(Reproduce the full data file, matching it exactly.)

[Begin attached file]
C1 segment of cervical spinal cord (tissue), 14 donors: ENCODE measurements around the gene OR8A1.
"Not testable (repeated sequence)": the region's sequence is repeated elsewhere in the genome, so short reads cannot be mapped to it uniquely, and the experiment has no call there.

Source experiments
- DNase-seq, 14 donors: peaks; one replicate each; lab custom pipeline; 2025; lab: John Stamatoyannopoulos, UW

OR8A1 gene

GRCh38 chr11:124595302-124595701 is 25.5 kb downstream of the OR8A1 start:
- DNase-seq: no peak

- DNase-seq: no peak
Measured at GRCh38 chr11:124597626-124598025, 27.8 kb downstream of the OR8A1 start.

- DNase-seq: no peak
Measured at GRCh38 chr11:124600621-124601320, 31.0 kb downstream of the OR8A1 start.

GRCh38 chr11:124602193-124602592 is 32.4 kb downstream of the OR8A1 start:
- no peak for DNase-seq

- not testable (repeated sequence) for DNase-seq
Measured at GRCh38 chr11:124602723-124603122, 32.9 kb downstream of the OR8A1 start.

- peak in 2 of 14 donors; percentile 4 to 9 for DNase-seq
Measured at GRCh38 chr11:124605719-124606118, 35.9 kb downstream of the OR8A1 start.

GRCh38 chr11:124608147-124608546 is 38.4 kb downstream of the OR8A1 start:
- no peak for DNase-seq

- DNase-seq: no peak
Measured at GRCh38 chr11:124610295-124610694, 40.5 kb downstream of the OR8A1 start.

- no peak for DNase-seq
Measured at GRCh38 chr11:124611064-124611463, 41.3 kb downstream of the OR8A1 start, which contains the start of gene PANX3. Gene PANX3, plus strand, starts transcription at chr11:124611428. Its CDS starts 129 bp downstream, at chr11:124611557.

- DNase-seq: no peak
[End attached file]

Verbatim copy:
C1 segment of cervical spinal cord (tissue), 14 donors: ENCODE measurements around the gene OR8A1.
"Not testable (repeated sequence)": the region's sequence is repeated elsewhere in the genome, so short reads cannot be mapped to it uniquely, and the experiment has no call there.

Source experiments
- DNase-seq, 14 donors: peaks; one replicate each; lab custom pipeline; 2025; lab: John Stamatoyannopoulos, UW

OR8A1 gene

GRCh38 chr11:124595302-124595701 is 25.5 kb downstream of the OR8A1 start:
- DNase-seq: no peak

- DNase-seq: no peak
Measured at GRCh38 chr11:124597626-124598025, 27.8 kb downstream of the OR8A1 start.

- DNase-seq: no peak
Measured at GRCh38 chr11:124600621-124601320, 31.0 kb downstream of the OR8A1 start.

GRCh38 chr11:124602193-124602592 is 32.4 kb downstream of the OR8A1 start:
- no peak for DNase-seq

- not testable (repeated sequence) for DNase-seq
Measured at GRCh38 chr11:124602723-124603122, 32.9 kb downstream of the OR8A1 start.

- peak in 2 of 14 donors; percentile 4 to 9 for DNase-seq
Measured at GRCh38 chr11:124605719-124606118, 35.9 kb downstream of the OR8A1 start.

GRCh38 chr11:124608147-124608546 is 38.4 kb downstream of the OR8A1 start:
- no peak for DNase-seq

- DNase-seq: no peak
Measured at GRCh38 chr11:124610295-124610694, 40.5 kb downstream of the OR8A1 start.

- no peak for DNase-seq
Measured at GRCh38 chr11:124611064-124611463, 41.3 kb downstream of the OR8A1 start, which contains the start of gene PANX3. Gene PANX3, plus strand, starts transcription at chr11:124611428. Its CDS starts 129 bp downstream, at chr11:124611557.

- DNase-seq: no peak